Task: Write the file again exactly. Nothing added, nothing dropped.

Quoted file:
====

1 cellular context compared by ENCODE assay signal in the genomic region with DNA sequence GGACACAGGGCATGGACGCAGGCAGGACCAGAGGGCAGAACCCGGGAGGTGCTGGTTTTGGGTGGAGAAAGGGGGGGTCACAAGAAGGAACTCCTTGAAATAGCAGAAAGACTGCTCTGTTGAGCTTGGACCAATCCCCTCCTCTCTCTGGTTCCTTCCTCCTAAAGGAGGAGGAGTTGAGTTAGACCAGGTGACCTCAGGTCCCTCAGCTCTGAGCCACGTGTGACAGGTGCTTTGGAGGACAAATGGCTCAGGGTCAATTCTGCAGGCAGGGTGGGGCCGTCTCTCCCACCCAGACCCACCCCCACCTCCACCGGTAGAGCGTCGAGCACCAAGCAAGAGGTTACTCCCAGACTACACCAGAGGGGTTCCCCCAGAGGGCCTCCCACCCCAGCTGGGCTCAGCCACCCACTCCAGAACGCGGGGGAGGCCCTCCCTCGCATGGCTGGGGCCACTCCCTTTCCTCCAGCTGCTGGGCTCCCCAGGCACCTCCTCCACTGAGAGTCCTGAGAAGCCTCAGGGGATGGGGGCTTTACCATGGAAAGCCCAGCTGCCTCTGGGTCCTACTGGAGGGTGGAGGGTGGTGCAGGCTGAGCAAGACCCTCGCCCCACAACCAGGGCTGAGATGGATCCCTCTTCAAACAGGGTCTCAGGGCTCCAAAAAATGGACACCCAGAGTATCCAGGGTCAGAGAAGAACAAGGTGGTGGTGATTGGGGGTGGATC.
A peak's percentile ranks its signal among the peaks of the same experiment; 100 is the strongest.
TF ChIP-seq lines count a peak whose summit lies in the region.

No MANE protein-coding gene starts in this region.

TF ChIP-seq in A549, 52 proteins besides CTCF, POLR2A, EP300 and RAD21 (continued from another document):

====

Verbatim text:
1 cellular context compared by ENCODE assay signal in the genomic region with DNA sequence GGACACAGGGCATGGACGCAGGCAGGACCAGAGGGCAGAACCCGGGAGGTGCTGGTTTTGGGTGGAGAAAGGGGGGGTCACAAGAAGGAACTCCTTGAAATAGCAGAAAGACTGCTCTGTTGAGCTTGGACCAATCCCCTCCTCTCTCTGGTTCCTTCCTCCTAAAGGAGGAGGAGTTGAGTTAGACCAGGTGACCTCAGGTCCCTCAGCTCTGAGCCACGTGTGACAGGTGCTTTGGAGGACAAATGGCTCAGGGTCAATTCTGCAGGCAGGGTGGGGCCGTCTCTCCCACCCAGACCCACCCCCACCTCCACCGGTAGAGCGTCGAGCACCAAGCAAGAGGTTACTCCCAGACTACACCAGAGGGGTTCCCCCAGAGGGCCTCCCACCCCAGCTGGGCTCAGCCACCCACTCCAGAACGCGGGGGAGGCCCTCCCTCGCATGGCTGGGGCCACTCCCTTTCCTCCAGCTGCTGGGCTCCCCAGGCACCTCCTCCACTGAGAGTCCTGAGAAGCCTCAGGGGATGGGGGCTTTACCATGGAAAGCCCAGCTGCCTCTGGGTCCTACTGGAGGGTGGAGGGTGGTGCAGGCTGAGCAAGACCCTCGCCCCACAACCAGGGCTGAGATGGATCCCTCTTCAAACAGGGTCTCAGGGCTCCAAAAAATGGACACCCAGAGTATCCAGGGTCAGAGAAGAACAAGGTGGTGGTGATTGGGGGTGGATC.
A peak's percentile ranks its signal among the peaks of the same experiment; 100 is the strongest.
TF ChIP-seq lines count a peak whose summit lies in the region.

No MANE protein-coding gene starts in this region.

TF ChIP-seq in A549, 52 proteins besides CTCF, POLR2A, EP300 and RAD21 (continued from another document):